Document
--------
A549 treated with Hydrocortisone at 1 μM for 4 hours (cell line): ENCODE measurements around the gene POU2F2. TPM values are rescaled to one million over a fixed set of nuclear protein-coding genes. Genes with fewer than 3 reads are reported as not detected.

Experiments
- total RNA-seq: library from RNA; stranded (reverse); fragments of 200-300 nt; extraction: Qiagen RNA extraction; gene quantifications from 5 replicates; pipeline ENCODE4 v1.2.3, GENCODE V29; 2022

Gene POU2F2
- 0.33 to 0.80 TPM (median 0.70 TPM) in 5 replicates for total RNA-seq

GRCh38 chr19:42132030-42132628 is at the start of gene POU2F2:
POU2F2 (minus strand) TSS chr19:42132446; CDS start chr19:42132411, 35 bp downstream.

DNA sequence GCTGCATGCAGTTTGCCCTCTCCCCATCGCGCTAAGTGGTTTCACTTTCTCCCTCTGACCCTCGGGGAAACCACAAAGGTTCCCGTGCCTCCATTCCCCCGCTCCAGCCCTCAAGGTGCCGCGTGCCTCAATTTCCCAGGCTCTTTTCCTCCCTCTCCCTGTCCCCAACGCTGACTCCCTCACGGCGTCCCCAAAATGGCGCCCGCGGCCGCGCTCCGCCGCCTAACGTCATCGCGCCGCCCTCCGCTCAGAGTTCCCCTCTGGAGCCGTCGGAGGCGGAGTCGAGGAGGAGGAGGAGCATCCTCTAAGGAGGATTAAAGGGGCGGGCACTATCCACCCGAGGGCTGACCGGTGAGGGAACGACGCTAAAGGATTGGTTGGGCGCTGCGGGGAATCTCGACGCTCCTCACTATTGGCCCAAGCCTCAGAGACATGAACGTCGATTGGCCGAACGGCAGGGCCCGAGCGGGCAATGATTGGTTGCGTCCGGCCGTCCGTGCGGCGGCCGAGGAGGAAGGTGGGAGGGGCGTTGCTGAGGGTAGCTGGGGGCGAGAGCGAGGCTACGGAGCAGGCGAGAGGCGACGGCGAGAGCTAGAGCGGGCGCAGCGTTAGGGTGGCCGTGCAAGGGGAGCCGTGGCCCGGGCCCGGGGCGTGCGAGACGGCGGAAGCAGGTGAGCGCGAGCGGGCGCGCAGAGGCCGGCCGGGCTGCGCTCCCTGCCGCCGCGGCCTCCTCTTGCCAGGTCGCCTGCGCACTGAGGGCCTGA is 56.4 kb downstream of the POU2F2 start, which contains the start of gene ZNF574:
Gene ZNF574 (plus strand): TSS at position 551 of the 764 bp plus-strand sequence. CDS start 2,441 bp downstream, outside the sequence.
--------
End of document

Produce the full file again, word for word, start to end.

A549 treated with Hydrocortisone at 1 μM for 4 hours (cell line): ENCODE measurements around the gene POU2F2. TPM values are rescaled to one million over a fixed set of nuclear protein-coding genes. Genes with fewer than 3 reads are reported as not detected.

Experiments
- total RNA-seq: library from RNA; stranded (reverse); fragments of 200-300 nt; extraction: Qiagen RNA extraction; gene quantifications from 5 replicates; pipeline ENCODE4 v1.2.3, GENCODE V29; 2022

Gene POU2F2
- 0.33 to 0.80 TPM (median 0.70 TPM) in 5 replicates for total RNA-seq

GRCh38 chr19:42132030-42132628 is at the start of gene POU2F2:
POU2F2 (minus strand) TSS chr19:42132446; CDS start chr19:42132411, 35 bp downstream.

DNA sequence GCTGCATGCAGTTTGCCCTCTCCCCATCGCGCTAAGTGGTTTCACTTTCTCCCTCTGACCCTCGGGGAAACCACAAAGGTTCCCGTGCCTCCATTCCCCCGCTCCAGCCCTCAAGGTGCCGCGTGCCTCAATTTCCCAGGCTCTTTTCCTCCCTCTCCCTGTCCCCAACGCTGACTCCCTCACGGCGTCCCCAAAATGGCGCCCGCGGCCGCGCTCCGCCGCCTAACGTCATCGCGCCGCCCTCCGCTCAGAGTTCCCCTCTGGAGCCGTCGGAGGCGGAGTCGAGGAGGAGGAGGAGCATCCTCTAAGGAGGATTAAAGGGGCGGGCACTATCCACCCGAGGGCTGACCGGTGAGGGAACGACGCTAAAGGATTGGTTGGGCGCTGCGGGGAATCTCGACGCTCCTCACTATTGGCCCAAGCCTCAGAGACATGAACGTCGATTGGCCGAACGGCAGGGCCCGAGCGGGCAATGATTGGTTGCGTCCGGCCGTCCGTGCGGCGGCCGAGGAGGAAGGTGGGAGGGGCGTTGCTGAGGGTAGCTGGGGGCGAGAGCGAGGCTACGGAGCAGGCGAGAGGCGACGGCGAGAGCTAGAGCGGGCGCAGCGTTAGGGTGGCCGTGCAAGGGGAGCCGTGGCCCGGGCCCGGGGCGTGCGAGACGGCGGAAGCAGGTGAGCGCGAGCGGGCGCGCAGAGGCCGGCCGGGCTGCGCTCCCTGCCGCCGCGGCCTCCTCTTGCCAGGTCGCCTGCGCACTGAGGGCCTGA is 56.4 kb downstream of the POU2F2 start, which contains the start of gene ZNF574:
Gene ZNF574 (plus strand): TSS at position 551 of the 764 bp plus-strand sequence. CDS start 2,441 bp downstream, outside the sequence.